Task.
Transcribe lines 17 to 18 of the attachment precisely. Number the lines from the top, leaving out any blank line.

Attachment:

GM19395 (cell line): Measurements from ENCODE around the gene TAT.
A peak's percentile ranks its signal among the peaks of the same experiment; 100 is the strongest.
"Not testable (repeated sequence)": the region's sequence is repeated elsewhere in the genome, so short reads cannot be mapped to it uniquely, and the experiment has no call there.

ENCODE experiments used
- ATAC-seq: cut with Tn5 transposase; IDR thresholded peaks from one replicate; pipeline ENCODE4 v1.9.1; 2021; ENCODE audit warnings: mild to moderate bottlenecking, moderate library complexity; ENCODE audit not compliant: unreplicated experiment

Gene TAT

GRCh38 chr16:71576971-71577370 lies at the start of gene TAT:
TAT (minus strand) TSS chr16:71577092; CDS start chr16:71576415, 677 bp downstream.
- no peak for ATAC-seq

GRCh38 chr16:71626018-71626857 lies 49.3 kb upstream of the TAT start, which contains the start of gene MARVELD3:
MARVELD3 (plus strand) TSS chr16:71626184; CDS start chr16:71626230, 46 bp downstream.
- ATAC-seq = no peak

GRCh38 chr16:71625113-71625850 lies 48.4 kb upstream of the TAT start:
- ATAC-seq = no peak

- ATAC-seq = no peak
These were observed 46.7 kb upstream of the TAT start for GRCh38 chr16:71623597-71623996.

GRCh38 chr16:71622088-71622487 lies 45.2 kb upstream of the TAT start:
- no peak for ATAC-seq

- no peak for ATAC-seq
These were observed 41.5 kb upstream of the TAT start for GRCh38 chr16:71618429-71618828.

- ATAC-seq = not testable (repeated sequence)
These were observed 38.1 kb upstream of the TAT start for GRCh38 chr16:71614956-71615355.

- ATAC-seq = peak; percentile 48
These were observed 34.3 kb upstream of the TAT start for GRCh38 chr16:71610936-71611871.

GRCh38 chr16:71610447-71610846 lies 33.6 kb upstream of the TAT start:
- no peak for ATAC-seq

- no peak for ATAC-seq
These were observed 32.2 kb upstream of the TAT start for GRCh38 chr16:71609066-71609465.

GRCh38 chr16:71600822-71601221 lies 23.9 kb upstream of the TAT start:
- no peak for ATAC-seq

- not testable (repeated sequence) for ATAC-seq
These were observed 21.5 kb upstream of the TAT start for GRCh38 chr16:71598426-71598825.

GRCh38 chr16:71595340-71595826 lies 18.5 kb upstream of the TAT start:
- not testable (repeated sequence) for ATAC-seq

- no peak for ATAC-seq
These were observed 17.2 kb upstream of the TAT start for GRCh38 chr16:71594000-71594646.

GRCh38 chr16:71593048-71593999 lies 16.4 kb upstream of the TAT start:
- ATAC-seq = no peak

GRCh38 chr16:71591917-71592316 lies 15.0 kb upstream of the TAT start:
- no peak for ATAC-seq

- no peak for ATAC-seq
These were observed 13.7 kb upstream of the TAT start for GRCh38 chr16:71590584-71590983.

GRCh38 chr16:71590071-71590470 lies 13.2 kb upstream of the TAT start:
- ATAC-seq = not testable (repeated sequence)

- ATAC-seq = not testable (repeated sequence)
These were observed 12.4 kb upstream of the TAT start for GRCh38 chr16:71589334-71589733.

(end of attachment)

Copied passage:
GRCh38 chr16:71622088-71622487 lies 45.2 kb upstream of the TAT start:
- no peak for ATAC-seq